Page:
02 abril 2007

niebla, chile y todos sus huevones

What a rollercoaster ride it´s been since my last post. Dirk and I first headed north out of Calafate to the nearby national forest and Perito Moreno glacier (about 70 km). We rode late, starting at about 7pm. For the first 25 or so kilometers I was able to stay on his rear wheel into the stiff headwind. Once I was no longer able to keep his maniacal pace (even while drafting) the two of us drifted apart like ships on the open sea. It was very beautiful. There were many stars. It was also some of the most difficult riding I´ve ever done.

Hours later, I found the only camp site in the park (which was technically closed) by talking to some of the construction workers, but they told me that my friend had "flown by" a half hour earlier, and that the truckers had already spotted him at the base of the glacier (16 km further than we intended to go). "Watch out for the pumas," they told me as I continued on toward the camp. I laughed, but they didn´t smile back. It was about 1:30am, and I was too tired to keep riding, so I pushed my bike past the rubble blocking the entrance to the campsite and made a nice camp amid the trees and out of the way of the wind. The next morning I woke early and made the rest of the trek to the glacier, where I found Dirk´s tent pitched illegally outside the tourists' mess. I made myself breakfast and tried to explain to the rangers (who were fucking power-tripping pissants) that my friend was still sleeping, but that we'd be out of there pronto.

In actuality, he wasn´t sleeping, but had gone out to hike the glacier, and I met up with him after I´d finished my mate. The glacier was very beautiful, but despite claims I´ve heard that it is the world´s only glacier that is still expanding it seems to have receded greatly since the pictures were taken for the posters which dot the area tourist offices. I did an hour hike out to the base, sat and enjoyed the sun. Every ten minutes or so I could hear a crack of ear-splitting thunder, a roar which sustained itself for 15 or 20 seconds each time. Once or twice the crashes were close enough to the front wall of the glacier that ice fell and caused enormous tidal splashes that rocked the heavy tourist boats. Implosions.

We rode back to Calafate the same day, had a nice meal and shower, and the next day set out for Chalten. To speed things up, during the next three days of constant headwind, I decided that I would skip the cycling and head to one of the organic farms I´d contacted near to Bariloche. The story is much more complicated and involves certain persons sleeping in sewer pipes to avoid 50 km/hour winds, injured knees, crazed San Franciscans, Argentine madmen from Entre Rios, etc. I did make it to Chalten. I´ll say that much. but not without detours.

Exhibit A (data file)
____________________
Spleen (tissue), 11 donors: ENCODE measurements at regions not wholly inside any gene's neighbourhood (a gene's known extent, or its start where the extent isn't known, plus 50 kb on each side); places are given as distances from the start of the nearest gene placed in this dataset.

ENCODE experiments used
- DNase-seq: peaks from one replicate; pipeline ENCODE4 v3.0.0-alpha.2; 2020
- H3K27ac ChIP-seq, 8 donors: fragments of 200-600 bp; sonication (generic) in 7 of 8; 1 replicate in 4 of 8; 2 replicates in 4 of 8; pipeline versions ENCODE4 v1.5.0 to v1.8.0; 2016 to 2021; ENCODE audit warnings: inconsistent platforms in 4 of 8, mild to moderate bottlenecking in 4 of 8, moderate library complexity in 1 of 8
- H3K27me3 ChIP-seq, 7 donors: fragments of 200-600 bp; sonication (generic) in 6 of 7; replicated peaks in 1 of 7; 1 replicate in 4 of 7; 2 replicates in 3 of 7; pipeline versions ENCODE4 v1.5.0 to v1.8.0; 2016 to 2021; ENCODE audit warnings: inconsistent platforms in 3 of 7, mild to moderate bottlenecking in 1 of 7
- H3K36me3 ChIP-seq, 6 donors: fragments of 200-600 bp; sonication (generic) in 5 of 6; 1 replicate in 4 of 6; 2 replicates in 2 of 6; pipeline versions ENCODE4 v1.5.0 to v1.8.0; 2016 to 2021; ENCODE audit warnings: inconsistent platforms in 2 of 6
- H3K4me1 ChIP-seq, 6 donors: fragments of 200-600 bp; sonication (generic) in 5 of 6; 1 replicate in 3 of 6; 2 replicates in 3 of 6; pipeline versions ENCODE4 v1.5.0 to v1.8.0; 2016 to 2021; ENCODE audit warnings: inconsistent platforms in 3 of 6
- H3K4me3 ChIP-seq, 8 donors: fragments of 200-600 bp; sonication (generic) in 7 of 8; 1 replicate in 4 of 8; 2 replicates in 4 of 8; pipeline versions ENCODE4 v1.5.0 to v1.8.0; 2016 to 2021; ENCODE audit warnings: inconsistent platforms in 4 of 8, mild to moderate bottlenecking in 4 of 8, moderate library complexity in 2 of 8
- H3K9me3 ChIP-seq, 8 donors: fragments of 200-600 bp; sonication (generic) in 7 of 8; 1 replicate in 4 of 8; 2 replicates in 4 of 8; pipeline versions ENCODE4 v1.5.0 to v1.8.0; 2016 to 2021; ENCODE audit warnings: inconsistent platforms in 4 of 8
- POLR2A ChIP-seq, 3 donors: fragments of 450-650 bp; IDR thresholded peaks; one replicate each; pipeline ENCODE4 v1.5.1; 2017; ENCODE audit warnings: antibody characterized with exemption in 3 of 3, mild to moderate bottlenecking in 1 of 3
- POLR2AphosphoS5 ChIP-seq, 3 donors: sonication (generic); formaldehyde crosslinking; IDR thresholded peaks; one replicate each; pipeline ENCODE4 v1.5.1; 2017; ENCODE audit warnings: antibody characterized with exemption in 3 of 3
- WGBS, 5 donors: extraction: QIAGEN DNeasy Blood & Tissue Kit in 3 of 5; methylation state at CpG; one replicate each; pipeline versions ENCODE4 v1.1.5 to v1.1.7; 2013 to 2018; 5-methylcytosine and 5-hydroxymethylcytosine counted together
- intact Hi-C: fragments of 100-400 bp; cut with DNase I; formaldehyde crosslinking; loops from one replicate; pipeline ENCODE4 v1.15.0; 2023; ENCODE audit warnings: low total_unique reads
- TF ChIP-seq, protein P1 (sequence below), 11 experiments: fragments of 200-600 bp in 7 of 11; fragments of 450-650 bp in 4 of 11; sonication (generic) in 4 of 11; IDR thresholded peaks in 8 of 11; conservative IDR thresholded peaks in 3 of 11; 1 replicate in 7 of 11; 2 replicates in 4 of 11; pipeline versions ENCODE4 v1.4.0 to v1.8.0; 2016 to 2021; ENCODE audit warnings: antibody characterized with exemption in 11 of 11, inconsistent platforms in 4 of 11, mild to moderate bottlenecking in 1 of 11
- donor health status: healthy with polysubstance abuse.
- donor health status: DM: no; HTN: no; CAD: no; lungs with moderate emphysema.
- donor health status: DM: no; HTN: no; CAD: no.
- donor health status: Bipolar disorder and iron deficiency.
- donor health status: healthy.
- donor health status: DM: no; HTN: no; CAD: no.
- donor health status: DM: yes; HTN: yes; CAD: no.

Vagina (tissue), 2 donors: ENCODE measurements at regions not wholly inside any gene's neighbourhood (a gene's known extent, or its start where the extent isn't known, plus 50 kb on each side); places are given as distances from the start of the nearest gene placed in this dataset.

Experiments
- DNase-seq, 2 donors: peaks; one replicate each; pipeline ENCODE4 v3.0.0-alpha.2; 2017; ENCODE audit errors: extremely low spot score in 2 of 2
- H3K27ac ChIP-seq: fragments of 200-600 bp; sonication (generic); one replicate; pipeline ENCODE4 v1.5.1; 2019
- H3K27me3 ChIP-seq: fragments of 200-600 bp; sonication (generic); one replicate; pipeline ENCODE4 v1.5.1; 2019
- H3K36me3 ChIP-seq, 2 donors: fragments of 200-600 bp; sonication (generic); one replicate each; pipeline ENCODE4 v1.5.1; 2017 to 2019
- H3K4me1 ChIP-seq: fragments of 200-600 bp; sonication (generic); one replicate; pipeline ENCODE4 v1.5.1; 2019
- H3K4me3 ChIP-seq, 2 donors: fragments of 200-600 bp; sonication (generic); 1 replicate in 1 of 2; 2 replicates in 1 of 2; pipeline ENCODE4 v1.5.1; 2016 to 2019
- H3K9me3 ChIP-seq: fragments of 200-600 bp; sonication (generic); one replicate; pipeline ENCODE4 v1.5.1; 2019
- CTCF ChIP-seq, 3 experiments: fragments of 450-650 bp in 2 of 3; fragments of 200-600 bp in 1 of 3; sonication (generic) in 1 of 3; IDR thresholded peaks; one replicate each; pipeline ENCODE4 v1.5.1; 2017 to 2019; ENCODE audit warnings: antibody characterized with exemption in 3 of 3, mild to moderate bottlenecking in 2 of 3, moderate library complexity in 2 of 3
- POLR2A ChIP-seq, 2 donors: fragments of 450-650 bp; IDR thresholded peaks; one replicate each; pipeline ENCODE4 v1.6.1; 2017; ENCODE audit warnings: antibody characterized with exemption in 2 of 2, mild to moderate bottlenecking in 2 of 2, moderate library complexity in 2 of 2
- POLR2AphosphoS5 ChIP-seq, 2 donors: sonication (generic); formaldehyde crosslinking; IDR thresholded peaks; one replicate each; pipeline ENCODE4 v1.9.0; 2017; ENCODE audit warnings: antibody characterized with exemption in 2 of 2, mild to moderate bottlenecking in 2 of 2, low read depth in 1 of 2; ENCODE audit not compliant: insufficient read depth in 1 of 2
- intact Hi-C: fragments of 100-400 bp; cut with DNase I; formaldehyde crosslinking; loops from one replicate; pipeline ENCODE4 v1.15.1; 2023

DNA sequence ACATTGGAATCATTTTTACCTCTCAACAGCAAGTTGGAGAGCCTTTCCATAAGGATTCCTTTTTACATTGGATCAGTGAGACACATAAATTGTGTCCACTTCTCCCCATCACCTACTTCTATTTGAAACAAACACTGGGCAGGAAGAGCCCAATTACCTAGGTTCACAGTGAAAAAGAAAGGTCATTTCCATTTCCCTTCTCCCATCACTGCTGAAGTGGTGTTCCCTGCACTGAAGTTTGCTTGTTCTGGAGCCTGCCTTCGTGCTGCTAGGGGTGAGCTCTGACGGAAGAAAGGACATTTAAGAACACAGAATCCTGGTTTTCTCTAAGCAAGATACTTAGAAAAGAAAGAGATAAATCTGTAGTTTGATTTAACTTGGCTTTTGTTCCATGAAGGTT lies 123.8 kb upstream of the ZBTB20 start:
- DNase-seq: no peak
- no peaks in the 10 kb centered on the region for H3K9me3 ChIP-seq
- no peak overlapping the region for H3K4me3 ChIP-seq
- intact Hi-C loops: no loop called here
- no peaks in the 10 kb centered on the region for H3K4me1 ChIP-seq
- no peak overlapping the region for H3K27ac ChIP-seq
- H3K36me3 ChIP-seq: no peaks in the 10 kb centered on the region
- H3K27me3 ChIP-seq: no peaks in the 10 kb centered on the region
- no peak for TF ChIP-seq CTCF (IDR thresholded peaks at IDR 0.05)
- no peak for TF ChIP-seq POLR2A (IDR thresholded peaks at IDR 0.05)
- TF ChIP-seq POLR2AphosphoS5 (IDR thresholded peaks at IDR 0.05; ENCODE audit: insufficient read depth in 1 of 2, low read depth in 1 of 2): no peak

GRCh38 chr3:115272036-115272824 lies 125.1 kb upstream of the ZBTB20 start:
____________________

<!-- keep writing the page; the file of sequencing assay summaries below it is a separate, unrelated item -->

For two and a half weeks afterward I was unable to pick up a pen, use a computer keyboard, or even push my hands into my pockets. I was constantly shaking, and my fingers wouldn´t close after fighting to keep the bike upright for so many hours in the Patagonian wind. It was one of those times in my life that I will look back on when things are bad, and I will think to myself, "Really, things are not so bad."

I spent about four days in Chalten warming up. Hiked to the base of Mt. Fitzroy, which was incredible. Wished I had a warmer sleeping bag. Drank beer with some Estadounidense hippies.

Then spent about 4 days biking/bussing/hitchhiking to Esquel, AR, where I spent a couple pleasant days riding. I also was able to find a bike shop to replace the skewer I´d lost the previous night at a bus station further south.

I contacted Erica Penttila and filled her in on my plans to stay at a farm outside of Puerto Montt, Chile for a month or so. After two nights in the port town of Puerto Montt (which reads like a real swashbucklers dive) I arrived there, at el campo de Matias, "El Refugio," on 4 March. After two hours of meandering through the lush green I found a house and an old grey-bearded Chilean, Matias´s dad, Don Miguel. He told me to make myself comfortable and that Matias would come and find me "in the pines" when he returned home.

He didn´t, and I made myself a fire and some food, and finished what was left of my Old Smuggler´s whiskey in order to put myself to sleep before 11pm. It rained for about 10 minutes every five minutes.

The next morning I met Matias, and subsequently was introduced to the only other volunteer, Alison, of California, who was staying in "La Casita Fea" (the little ugly house). Not really so ugly at all in my opinion, and considering the fact that I´d been expecting to spend a month in my little tent, was absolutely luxurious. Running water, gas stove (for cooking), wood stove (for warming), and electricity. There was even a dilapidated mattress and a pile of Chilean wool to keep us warm at night. We spent the next several weeks concentrating on food. Planting, seeding, harvesting lettuce, oats, acelga (chard), basil, tomatoes, potatoes, sunflowers, garlic, onion, fava beans, apples, blackberries,
bussing, biking and hitch hiking between little Metri and Puerto Montt for grocery supplements to the home grown stuff, I feel as though my cooking became like food divination. Every improvised meal a godsend.

Erica came to meet us after my first week, and proved to be a natural hand at milking the goats, something I was a bit intimidated by (you really have to yank! how indecent!). We made marmelades and roasted hazelnuts, but we didn´t get around to learning the entire cheese-making process.